This Small Business Innovation Research (SBIR) Phase I project focuses on the design and construction of a medical device that treats ischemic stroke by virtue of breaking-down endovascular occlusions using a proprietary Electro-Fluidic Thrombolysis (EFT) technology. EFT utilizes low energy electrical pulses to create acoustic micro shockwaves (along with vigorous fluidic effects) that will efficiently emulsify clot into sub-capillary size particles. This effect generates vigorous fluidic motion with no moving parts based solely on the interaction of short voltage pulses with conductive liquids (such as saline or blood). The electrical pulses are delivered via microelectrodes into an engineered tip design at the distal end of a catheter, causing a suction of the nearby occlusive material into the tip for further safe emulsification without causing any damage to the surrounding tissue. Currently available therapies to physicians offer low performance as they take hours to complete the treatment. In the case of clot-busting drugs, the added contraindications limit their use to less than 4% of the population. The expected speed and effectiveness of EFT will offer improved patient outcomes, and reduced costs.

The broader impact/commercial potential of this project will be the development of a disposable microcatheter that works as an intelligent delivery system along with an inexpensive voltage generator for the effective and safe emulsification of intracranial occlusions for the treatment of ischemic stroke. Ischemic Stroke remains the third leading cause of death in the US with approximately 20% of the nearly 700,000 annual victims dying shortly after the initial attack, while most survivors require full or parttime care. The understanding of the effects of short electrical pulses with conductive liquids (such as saline or blood) and the resultant mechanical and fluid-dynamic effects would be essential in transforming this technology to a true platform technology with several medical applications. Although the initial market focus is ischemic stroke, it is believed that this platform technology can also be used to recanalize coronary and peripheral vessels. The proposed approach to endovascular thrombolysis offers several advantages over drug therapy and other medical devices, including improved patient safety, more rapid recanalization and fewer contraindications.

Project Report

Oramic is developing a novel, energy-based treatment for the efficient emulsification of thrombotic vascular occlusions and quick restoration of blood flow in occluded arteries within minutes after the start of treatment. The system utilizes low energy, high repetition rate pulses delivered via microelectrodes embedded in a disposable microcatheter to create acoustic micro shockwaves (along with vigorous fluidic effects) that will efficiently emulsify clot into sub-capillary size particles. The microcatheter will be used in conjunction with standard guiding catheters and guidewires through femoral access, utilizing established interventional techniques. The proprietary effect can generate vigorous fluidic motion with no moving parts, based solely on the interaction of short voltage pulses with conductive liquids. The electrical pulses are delivered into a novel catheter tip design, which in turn can enhance the aforementioned fluidic effects and cause a suction of the occlusive material into the tip of the catheter for further emulsification. The overall system will consist of a robust and inexpensive pulsed voltage supply, and a novel microcatheter that contains a multitude of microelectrodes, capable of navigating into the tortuous neurovasculature. Construction of durable microelectrode tips up to 150μm in diameter have been demonstrated. The work so far indicates that short voltage pulses, delivered by microelectrodes, into a conductive liquid, can generate vigorous fluidic effects and efficiently emulsify clot at rates of up to 0.6-0.8 grams per minute. This would correspond to the emulsification of a 1cm long clot formation in the M1 arterial vasculature (equivalent to a massive stroke) in about 20-30 seconds; A remarkable achievement, should it also be demonstrated in-vivo. Next major milestones are to build prototype catheters for more in-vitro experiments and for animal studies to verify the final design of the catheter shaft (for accessibility) and tip (for clot emulsification efficacy) as well as the operating parameters of the voltage pulser (pulse width, repetition rate, peak voltage, etc). Human clinical trials will be necessary for the eventual commercialization of the device.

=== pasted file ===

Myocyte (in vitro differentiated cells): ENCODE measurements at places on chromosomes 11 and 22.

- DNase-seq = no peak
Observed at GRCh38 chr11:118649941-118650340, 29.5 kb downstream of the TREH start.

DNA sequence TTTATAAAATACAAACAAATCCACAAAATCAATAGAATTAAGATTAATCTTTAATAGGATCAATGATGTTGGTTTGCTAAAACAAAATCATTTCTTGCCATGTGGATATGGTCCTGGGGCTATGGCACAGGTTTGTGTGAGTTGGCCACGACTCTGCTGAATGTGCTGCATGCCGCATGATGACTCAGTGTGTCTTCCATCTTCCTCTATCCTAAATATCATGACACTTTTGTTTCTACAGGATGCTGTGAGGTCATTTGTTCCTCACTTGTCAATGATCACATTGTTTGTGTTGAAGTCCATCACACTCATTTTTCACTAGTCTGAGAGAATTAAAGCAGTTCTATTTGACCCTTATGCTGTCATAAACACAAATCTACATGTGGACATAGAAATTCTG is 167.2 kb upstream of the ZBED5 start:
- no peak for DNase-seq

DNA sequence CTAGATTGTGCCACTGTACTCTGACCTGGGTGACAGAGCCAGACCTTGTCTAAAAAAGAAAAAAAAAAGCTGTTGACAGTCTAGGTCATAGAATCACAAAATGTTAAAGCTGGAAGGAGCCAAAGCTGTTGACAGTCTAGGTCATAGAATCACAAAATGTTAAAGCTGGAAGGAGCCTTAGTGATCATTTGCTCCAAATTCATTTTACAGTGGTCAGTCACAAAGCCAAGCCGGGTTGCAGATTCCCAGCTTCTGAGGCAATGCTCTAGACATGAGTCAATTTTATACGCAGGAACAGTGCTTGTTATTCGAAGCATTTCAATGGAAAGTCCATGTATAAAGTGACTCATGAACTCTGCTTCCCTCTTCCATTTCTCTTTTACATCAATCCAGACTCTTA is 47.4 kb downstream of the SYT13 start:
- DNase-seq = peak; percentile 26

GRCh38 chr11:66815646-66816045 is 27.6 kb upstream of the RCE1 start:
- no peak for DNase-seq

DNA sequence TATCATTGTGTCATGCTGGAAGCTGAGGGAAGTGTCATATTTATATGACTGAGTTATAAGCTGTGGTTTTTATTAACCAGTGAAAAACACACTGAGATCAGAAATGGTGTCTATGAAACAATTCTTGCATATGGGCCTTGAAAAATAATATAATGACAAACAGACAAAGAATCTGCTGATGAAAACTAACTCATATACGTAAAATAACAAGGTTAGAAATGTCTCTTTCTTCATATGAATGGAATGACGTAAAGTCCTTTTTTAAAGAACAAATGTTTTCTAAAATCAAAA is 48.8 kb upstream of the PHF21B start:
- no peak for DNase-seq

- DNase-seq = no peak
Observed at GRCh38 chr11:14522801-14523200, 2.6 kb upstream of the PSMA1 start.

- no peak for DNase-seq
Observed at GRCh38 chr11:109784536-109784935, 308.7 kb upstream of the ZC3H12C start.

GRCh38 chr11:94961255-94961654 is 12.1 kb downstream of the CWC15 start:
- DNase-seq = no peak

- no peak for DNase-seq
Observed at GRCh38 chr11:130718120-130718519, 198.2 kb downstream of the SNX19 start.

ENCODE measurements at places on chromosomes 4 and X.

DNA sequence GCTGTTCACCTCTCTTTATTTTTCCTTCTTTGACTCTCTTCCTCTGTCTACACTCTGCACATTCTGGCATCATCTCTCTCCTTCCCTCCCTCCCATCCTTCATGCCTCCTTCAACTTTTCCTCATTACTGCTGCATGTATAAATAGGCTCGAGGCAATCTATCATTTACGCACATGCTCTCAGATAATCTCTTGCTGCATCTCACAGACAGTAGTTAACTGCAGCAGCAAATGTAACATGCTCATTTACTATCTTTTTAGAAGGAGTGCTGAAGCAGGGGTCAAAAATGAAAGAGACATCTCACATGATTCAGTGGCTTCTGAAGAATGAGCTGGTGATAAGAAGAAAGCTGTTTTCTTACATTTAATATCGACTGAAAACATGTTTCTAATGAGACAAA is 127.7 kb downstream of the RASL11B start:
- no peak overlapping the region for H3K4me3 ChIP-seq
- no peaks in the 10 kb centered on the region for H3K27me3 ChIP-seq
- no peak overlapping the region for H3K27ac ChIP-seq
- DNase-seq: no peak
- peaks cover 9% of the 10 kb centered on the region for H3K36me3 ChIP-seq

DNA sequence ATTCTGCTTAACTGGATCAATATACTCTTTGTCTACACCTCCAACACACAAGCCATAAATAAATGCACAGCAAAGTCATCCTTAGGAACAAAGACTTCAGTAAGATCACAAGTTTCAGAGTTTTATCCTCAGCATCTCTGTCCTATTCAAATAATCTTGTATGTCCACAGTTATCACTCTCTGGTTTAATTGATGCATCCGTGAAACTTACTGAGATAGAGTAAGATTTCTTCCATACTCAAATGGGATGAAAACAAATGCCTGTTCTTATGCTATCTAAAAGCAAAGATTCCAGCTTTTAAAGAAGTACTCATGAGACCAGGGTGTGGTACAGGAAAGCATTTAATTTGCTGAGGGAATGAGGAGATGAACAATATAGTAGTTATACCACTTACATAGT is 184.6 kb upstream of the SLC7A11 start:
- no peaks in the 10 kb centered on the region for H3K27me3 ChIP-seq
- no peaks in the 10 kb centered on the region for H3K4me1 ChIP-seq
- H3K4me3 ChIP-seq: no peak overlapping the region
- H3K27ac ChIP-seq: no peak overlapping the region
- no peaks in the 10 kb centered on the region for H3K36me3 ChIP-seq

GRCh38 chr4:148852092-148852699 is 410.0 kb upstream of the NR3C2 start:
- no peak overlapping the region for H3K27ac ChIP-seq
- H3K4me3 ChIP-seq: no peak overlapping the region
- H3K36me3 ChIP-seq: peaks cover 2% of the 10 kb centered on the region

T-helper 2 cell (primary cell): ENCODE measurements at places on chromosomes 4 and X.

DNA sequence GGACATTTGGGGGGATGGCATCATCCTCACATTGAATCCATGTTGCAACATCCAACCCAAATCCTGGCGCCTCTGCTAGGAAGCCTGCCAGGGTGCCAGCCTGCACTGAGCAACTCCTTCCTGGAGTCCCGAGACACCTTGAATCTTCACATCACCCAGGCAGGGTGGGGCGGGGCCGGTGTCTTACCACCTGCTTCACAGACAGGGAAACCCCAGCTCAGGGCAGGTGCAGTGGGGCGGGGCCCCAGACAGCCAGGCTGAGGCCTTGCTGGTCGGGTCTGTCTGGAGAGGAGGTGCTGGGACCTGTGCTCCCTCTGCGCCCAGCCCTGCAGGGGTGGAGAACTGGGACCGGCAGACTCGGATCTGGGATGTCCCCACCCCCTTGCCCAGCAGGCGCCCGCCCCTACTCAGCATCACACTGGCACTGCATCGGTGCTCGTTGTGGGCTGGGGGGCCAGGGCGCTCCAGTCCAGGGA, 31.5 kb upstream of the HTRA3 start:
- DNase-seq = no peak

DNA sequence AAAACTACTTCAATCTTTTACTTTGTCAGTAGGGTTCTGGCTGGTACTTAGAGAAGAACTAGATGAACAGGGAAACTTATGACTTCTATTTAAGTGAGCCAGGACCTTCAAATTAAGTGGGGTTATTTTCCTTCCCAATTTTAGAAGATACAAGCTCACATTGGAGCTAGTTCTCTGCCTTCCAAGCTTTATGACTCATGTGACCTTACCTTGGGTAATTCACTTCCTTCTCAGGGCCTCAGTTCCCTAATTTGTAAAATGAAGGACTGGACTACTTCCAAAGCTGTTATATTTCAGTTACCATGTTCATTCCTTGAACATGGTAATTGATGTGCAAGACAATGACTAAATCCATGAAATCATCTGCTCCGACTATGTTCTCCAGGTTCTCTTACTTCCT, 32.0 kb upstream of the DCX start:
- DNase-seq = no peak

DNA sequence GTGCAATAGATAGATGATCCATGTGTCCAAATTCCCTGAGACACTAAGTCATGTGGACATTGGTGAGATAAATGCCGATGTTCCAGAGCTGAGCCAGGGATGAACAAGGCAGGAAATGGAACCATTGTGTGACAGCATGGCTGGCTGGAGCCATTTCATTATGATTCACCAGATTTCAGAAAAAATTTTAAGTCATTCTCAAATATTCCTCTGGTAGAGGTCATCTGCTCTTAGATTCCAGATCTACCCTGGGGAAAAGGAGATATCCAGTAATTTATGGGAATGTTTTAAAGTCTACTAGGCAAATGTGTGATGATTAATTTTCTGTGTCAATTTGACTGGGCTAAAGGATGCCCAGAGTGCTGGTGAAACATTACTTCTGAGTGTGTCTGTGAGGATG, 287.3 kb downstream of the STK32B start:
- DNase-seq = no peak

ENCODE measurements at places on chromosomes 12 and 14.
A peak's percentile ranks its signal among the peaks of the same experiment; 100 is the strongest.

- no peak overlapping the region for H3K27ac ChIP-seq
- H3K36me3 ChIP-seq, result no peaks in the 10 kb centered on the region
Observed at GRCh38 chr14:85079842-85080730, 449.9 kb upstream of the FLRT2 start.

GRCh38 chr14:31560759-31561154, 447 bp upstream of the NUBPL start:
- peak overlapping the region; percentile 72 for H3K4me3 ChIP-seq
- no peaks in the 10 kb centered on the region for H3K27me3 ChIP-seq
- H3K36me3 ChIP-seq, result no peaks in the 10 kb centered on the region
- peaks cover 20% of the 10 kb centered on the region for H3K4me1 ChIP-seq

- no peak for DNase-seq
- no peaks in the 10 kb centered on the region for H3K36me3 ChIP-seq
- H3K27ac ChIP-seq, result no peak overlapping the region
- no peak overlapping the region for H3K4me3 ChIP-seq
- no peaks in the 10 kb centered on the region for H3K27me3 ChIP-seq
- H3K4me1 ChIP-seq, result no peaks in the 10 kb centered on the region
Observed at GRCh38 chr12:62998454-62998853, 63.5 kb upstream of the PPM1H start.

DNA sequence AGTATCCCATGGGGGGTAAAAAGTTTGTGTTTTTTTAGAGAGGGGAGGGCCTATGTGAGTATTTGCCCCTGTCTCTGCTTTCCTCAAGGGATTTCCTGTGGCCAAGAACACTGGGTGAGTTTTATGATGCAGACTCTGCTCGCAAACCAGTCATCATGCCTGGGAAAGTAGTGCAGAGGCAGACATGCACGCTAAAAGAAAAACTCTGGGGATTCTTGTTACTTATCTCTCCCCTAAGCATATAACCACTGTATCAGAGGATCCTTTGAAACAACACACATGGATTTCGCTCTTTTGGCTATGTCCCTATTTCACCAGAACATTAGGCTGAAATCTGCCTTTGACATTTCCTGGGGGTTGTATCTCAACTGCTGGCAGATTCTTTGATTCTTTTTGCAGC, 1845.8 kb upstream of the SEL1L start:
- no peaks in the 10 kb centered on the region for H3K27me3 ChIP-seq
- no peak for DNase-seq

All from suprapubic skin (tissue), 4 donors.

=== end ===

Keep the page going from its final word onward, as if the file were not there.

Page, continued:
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Oramic, LLC
Mountain View
United States
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